Gutted buildings and smashed-up vehicles still line the streets of Osh, in southern Kyrgyzstan, a fortnight after parts of the country descended into ethnic violence.
The police checkpoints have come down and the curfew has been lifted, but there are continued reports of shootings, and armed soldiers are still out on foot. Everyone I meet – Uzbek and Kyrgyz alike – has been affected by the conflict.
People had their eyes gouged out and were shot, burnt and axed to death. Shops and schools were looted and razed to the ground, and there are reports of women and girls being raped. Many of my colleagues came under fire and helped man the barricades in their neighbourhoods.
“I saw dead people with my own eyes; burnt houses, burnt bodies,” a female colleague told me. “It was like a film.” As they explain what happened, I can’t even begin to imagine the horrendous ordeal they have been through.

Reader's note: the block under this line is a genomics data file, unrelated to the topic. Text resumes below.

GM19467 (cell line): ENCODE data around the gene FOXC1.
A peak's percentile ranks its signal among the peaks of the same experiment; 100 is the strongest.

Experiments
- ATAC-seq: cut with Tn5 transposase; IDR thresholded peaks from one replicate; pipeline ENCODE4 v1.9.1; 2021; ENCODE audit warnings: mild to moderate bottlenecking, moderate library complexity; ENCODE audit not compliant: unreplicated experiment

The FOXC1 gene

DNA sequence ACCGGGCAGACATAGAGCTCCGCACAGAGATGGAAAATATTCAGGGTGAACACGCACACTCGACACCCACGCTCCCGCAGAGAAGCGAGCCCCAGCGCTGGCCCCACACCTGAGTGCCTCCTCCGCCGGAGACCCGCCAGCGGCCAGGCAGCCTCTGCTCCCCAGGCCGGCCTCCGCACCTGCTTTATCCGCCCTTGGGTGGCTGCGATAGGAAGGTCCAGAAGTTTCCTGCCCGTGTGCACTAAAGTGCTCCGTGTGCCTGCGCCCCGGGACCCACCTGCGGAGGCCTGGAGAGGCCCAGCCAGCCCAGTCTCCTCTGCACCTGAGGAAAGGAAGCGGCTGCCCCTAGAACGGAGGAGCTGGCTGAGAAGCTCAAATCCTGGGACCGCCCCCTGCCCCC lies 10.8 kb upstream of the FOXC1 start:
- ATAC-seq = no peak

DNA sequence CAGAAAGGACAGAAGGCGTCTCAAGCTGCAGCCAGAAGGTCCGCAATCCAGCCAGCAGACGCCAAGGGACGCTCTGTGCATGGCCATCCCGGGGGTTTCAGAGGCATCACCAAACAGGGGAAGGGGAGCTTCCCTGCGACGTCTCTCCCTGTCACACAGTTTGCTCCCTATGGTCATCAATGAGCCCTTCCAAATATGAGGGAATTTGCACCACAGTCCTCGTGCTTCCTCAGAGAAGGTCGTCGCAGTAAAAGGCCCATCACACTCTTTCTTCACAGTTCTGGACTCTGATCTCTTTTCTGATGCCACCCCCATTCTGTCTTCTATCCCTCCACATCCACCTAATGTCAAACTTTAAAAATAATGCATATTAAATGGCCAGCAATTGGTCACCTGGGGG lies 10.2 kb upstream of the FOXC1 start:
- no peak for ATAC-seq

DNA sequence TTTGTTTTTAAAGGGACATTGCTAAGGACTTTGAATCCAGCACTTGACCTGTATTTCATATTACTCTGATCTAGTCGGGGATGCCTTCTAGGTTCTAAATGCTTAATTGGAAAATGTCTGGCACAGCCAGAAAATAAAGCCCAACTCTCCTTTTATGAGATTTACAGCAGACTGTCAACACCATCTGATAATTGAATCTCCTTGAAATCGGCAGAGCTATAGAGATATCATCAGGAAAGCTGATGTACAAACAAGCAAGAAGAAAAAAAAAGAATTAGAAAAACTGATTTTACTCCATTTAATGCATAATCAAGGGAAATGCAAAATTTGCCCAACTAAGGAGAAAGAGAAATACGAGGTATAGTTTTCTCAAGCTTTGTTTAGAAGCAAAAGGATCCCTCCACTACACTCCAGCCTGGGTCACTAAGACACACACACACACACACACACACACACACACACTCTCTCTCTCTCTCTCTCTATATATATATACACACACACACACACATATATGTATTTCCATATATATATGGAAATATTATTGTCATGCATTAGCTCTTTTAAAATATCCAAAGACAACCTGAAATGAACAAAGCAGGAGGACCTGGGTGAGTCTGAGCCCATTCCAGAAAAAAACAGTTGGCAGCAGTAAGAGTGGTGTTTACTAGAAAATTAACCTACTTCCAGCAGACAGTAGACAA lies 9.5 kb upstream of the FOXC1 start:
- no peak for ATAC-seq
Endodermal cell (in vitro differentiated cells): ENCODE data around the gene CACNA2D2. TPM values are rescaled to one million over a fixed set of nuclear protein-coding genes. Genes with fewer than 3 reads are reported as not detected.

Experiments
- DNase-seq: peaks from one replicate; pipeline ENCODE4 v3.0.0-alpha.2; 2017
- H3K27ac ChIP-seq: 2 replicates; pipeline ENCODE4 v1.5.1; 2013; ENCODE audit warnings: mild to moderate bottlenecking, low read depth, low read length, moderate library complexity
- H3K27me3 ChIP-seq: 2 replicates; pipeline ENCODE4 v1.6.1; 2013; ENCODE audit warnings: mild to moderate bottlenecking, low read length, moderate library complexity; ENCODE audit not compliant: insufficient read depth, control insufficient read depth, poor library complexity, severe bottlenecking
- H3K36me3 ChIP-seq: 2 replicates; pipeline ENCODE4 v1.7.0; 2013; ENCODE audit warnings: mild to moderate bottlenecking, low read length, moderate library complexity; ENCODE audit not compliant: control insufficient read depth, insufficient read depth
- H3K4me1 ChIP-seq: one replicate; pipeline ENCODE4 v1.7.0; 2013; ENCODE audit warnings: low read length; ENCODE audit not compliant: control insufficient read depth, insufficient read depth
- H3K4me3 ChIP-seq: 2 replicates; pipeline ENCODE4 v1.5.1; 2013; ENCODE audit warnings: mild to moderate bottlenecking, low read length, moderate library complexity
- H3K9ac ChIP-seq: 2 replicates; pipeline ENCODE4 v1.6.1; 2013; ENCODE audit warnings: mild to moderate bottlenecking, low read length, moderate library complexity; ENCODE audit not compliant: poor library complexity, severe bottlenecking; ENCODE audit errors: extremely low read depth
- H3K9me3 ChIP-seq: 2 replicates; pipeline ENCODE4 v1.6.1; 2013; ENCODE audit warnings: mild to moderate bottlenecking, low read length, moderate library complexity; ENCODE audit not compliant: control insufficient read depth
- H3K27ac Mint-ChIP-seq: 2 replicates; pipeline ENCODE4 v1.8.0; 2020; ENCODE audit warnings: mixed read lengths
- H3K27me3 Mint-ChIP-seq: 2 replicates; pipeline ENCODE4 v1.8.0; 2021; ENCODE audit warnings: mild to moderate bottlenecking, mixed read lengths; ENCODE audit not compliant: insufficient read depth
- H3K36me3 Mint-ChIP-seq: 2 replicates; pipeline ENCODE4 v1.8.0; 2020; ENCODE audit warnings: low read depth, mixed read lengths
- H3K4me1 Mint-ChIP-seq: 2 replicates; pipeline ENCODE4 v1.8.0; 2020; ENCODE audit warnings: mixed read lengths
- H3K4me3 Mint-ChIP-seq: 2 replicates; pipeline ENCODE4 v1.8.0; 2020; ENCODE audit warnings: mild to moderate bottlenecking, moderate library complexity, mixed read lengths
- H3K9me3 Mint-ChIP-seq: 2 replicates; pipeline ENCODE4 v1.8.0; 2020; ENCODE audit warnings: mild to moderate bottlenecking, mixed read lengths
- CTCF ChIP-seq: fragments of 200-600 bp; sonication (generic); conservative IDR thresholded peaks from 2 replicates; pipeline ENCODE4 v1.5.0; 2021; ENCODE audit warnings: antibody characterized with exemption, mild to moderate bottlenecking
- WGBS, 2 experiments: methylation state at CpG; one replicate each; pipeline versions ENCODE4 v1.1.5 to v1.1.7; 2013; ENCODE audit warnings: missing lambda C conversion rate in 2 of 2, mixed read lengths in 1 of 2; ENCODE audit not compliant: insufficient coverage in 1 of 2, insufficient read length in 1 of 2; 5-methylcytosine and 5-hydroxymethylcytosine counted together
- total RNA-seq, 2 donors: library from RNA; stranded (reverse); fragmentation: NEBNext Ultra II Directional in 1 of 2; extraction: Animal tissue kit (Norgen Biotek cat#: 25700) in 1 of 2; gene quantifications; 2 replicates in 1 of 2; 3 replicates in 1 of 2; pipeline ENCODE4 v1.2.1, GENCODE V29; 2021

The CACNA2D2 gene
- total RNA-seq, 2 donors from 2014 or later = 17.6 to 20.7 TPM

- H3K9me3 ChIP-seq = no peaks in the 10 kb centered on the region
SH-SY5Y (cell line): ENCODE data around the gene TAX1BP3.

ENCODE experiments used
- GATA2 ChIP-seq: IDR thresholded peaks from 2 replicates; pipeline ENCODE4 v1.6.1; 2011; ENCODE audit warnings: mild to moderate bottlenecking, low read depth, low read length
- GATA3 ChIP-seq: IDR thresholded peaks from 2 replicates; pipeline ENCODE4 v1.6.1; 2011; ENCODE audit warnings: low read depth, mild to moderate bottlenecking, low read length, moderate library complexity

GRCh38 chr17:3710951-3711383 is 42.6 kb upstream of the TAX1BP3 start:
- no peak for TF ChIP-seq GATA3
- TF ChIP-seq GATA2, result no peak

Yet just days after the conflict – when many people felt it was still too dangerous to leave their barricaded homes – all our staff were back at work. “All my family is safe,” one told me. “And we have our house, but many people lost their houses, their lives. I am happy I am able to help.”
In the midst of such terrible atrocities, my Uzbek and Kyrgyz colleagues have showed an amazing strength and resilience. They have been working together to help as many children and families as possible. Even as the conflict raged, they were risking their own lives to save others.
Save the Children’s landlady, Rahima, is an ethnic Kyrgyz. She sheltered 50 children and 12 adults – both Uzbek and Kyrgyz – including three pregnant women, in her basement for days while gun battles continued outside and helped smuggle them to safety.
Many people have told me they believe that Uzbek, Kyrgyz, Tatar and Turkish families can live together in peace once again. It is stories like Rahima’s which make me understand why.